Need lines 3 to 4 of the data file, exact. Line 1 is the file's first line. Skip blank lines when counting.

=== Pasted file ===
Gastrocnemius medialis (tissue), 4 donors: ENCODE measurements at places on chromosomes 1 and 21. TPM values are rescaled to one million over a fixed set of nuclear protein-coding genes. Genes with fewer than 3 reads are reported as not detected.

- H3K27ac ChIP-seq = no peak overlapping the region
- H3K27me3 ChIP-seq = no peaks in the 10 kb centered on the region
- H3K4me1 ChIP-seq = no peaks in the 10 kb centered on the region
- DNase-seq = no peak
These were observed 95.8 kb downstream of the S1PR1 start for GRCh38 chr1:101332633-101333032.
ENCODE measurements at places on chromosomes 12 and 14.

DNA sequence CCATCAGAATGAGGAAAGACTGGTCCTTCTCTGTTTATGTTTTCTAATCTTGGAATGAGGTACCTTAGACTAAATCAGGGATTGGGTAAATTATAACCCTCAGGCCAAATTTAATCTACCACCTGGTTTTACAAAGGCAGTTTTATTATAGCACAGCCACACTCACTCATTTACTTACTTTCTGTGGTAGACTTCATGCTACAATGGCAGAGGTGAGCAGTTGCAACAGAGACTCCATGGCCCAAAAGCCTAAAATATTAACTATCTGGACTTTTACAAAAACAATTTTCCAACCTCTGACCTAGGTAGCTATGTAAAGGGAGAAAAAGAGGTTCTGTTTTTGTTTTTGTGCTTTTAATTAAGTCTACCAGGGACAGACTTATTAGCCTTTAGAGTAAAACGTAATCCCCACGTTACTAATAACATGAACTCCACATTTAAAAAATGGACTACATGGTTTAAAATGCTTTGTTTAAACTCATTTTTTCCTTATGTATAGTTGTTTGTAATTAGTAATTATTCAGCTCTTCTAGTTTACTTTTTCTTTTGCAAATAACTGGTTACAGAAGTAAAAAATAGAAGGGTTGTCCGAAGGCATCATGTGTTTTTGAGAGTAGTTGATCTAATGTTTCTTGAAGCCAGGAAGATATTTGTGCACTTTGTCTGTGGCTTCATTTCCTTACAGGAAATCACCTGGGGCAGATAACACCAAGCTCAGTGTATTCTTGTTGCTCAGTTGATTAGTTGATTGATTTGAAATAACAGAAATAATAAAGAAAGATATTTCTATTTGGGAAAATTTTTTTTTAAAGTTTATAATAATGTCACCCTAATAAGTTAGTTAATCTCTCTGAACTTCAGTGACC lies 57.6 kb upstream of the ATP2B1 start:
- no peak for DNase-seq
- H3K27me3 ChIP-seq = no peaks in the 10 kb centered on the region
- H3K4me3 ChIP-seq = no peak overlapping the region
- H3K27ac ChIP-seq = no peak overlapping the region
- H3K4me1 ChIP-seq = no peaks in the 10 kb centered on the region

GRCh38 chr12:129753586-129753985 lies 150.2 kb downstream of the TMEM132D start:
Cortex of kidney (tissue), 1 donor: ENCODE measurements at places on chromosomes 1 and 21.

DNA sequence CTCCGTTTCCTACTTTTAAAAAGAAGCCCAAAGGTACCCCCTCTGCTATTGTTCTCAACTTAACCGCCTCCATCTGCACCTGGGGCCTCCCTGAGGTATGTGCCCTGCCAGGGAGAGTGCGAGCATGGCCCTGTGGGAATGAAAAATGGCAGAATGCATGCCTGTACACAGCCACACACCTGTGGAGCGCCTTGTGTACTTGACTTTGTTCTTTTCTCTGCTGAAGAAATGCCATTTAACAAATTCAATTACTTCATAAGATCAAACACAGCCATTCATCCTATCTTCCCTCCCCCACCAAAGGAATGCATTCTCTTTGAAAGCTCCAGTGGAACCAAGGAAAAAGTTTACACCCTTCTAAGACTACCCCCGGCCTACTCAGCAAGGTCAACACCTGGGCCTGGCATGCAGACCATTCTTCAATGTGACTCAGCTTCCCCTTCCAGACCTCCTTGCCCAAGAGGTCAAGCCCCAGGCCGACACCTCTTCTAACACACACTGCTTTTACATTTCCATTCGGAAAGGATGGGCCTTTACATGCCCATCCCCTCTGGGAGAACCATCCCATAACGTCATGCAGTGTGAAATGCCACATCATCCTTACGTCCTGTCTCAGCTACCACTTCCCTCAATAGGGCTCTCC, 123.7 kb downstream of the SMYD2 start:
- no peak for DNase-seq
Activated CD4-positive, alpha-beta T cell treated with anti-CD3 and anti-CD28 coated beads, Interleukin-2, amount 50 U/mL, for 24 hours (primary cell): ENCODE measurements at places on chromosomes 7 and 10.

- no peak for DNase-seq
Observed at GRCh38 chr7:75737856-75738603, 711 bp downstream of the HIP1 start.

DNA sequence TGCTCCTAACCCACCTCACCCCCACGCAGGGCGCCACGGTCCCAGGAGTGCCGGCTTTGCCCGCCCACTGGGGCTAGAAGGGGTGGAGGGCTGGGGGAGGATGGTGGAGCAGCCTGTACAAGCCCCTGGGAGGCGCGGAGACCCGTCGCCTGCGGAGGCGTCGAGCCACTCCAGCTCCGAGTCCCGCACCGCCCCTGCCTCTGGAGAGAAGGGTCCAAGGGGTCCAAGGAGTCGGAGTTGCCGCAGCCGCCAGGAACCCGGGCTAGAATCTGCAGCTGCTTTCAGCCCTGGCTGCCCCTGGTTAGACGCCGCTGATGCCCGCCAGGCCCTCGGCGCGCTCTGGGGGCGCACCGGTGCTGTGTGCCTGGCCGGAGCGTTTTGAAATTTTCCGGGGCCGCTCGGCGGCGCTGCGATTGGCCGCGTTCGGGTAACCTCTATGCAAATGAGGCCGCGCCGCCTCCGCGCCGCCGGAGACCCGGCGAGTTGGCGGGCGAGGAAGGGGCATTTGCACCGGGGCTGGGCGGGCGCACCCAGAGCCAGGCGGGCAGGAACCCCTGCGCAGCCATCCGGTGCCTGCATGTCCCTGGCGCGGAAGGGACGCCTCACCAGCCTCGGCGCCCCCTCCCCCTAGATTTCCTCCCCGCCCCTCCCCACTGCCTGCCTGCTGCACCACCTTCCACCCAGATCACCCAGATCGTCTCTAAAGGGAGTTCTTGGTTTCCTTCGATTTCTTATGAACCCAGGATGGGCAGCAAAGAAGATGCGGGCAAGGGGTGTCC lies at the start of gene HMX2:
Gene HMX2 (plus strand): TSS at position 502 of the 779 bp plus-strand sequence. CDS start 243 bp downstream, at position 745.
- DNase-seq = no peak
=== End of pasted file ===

- H3K27me3 ChIP-seq = no peaks in the 10 kb centered on the region
- H3K4me1 ChIP-seq = no peaks in the 10 kb centered on the region